The Falling Away
This Catholic education continued throughout my childhood, but at the same time, my home life was falling apart. From around the age of ten, I lived in a war zone. Those rosary beads became a lifeline on many nights as I huddled alone under the covers terrified of what was happening downstairs...the yelling and shouting, the pushing and shoving...wondering if my parents were going to kill each other. Clutching my rosary, I whispered those prayers, hoping that Mary would keep me safe.
Eventually, though, by the time I reached the teen years, the hypocrisy in this religion became evident. I became aware of the great gulf between religiosity and real life, at least in my world. I began to see it for what it was...a show, a pretense with no practical application in my life or the life of others. I began to rebel. I dreaded going to Mass before school. I had no use for “Pops” as we called him, or the mean, bitter nuns. I would stall in the morning, and be late...missing Mass on purpose. On Sundays, after being dropped off at Church by my father, my sister and I would walk the few blocks to the downtown drug store. We would sit down at the lunch counter, tear open our offering envelopes, and spend the money on a nice cold “Green River” to drink. Sometimes we would run into friends there and hang out for a while. However, we had to be careful to time our escapade just right. We would have to make it back to the Church on time for my father to pick us up, and no one would be the wiser.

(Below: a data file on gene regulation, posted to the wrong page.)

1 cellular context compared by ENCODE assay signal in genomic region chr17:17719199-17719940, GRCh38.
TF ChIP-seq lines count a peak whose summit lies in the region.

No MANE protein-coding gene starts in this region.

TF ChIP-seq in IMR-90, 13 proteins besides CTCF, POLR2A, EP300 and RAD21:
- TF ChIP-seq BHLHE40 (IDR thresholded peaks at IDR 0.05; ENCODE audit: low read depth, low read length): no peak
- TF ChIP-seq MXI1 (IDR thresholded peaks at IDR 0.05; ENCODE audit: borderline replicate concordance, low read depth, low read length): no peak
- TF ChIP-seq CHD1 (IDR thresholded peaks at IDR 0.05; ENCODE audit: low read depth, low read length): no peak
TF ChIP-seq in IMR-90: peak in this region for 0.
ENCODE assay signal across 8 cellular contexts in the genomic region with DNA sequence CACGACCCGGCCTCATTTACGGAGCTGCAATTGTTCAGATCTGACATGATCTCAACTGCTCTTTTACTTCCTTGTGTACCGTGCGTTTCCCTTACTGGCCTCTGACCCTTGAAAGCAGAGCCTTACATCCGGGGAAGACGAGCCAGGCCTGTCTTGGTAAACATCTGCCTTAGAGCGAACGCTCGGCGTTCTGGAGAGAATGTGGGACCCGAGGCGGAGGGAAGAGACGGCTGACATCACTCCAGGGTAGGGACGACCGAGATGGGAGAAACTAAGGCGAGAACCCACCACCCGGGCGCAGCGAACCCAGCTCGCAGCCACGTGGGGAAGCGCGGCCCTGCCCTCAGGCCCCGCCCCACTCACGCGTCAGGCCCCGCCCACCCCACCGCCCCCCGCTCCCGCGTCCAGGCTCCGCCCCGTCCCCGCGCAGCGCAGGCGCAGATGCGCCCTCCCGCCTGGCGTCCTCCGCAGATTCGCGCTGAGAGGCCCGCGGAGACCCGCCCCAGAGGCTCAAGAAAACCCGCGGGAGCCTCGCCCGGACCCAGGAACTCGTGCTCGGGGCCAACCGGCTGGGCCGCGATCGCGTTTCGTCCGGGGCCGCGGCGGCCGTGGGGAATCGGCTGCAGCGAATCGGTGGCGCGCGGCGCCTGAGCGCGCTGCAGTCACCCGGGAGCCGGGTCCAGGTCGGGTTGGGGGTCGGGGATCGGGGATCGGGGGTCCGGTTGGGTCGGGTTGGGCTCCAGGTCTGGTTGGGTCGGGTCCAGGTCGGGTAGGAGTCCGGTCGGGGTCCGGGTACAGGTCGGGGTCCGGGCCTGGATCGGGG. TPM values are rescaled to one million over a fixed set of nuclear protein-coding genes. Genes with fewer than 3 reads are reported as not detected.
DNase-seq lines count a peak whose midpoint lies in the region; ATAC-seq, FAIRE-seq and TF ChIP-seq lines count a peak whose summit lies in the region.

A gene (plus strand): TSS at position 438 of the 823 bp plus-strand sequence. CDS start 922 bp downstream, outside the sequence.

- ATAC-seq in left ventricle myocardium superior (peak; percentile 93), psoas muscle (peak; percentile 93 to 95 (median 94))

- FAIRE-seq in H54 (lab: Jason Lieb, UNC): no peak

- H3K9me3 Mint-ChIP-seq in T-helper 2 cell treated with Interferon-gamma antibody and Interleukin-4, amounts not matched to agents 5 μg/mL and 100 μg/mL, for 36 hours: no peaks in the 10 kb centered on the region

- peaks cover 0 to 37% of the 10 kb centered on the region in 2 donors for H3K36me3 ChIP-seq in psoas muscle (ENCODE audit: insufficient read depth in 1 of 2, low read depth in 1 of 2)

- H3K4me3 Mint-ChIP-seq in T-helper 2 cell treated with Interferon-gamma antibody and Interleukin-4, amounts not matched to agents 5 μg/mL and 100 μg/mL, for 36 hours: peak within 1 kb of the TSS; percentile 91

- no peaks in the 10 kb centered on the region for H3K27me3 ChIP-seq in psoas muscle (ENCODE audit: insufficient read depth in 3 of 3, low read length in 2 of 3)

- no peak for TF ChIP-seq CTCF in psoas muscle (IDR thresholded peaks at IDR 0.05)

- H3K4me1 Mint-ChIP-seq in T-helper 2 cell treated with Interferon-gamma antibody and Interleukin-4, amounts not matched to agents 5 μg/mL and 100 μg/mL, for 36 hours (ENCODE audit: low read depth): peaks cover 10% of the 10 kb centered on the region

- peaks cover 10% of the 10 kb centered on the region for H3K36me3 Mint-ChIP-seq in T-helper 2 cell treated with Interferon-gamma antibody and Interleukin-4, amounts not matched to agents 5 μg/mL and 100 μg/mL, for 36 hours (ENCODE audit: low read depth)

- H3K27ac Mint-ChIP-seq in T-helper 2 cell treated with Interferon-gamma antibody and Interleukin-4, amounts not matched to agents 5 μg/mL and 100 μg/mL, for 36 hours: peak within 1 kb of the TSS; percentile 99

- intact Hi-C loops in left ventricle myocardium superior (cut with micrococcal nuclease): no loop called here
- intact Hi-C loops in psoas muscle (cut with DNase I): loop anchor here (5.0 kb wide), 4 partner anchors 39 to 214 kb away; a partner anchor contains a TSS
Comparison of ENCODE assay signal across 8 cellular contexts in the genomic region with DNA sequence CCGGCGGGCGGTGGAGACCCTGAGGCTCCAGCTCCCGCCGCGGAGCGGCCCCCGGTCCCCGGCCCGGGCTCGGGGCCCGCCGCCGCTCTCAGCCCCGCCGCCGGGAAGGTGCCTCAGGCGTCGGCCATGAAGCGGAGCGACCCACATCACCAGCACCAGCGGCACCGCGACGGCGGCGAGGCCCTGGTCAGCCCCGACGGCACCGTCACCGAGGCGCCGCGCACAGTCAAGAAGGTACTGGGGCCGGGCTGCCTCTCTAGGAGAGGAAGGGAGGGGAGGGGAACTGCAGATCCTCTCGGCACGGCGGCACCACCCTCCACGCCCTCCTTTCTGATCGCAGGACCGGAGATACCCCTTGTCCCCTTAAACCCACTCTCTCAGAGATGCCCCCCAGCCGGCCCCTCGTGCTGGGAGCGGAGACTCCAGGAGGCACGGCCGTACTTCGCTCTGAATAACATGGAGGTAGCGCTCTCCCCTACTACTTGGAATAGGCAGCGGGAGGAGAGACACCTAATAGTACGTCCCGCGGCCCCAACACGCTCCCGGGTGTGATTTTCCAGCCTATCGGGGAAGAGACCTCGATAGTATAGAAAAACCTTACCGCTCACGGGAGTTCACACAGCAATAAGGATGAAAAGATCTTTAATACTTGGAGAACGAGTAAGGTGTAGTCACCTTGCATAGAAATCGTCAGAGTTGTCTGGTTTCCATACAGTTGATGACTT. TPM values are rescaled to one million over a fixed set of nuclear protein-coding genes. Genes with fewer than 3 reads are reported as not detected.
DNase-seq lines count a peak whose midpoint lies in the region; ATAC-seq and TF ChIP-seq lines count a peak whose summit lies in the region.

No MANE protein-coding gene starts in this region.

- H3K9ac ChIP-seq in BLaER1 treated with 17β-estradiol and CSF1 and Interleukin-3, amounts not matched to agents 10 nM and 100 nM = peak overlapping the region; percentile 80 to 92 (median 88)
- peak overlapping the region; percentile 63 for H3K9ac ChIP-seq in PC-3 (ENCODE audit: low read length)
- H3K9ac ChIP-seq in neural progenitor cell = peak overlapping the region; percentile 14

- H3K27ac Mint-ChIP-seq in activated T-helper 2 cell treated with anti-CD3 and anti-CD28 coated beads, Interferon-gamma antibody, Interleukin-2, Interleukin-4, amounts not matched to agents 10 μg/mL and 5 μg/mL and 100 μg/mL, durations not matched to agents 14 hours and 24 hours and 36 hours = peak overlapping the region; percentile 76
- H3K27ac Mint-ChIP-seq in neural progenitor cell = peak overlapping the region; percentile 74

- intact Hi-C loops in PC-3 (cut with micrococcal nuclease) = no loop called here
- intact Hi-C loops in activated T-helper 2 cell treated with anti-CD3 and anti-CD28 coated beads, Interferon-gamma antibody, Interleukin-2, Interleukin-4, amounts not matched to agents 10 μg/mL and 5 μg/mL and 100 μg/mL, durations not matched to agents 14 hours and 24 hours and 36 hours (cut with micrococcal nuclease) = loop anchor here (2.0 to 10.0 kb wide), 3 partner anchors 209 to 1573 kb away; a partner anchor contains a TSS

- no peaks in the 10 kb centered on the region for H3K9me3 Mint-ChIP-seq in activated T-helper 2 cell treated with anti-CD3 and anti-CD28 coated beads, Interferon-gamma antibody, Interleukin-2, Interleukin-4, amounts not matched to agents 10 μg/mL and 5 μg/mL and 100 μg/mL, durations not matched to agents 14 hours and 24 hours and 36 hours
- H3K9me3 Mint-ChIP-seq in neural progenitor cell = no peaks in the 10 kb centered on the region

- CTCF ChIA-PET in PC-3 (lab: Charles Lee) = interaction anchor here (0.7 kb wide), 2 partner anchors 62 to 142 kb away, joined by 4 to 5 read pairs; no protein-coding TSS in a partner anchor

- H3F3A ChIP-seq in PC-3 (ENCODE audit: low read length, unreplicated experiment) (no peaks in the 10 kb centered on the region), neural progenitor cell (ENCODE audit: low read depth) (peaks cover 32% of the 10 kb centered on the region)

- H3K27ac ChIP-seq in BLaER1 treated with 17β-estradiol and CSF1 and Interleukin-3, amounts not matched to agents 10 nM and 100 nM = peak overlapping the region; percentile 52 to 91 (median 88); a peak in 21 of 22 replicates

I will spare you the hedonistic details of those wild, rebellious teen years, and go right to the part where I fled home when I was eighteen, at the first opportunity that came along. That opportunity happened to be my boyfriend of two years, and the man who would become my future husband. I snuck away in the middle of the night, with all my belongings packed into 2 or 3 boxes, and moved in to his apartment. I had been so afraid that this plan to escape would be discovered and foiled, but when we pulled out of the driveway,...I knew I was free!!!!!!!! What surprised me later was that my parents did not seem to be the least bit shocked that I had left.
During the following six months that I lived with my boyfriend, I could not shake the guilt of “living in sin”. My father refused to speak to him, and would not allow him to come to my parent’s house. He constantly condemned me for the way I was living. Unable to take the pressure any longer, I simply told my boyfriend that we should get married...it just wasn’t right to be living together. He said ok.
One More Try
Quickly we planned a small, makeshift wedding. We were both Catholics, although by this time neither one of us was a practicing Catholic. Nevertheless, it was only appropriate, and expected, that we should get married in the Catholic Church. One of the pre-marriage requirements was to go to confession. Now it had been a number of years since I had gone, and I was not looking forward to it. So many sins had piled up since then. Where would I even start? Nevertheless, it was a necessity. I told myself that maybe it was time to try to be a good Catholic again. After all, I was going to be a married woman...at the ripe old age of eighteen.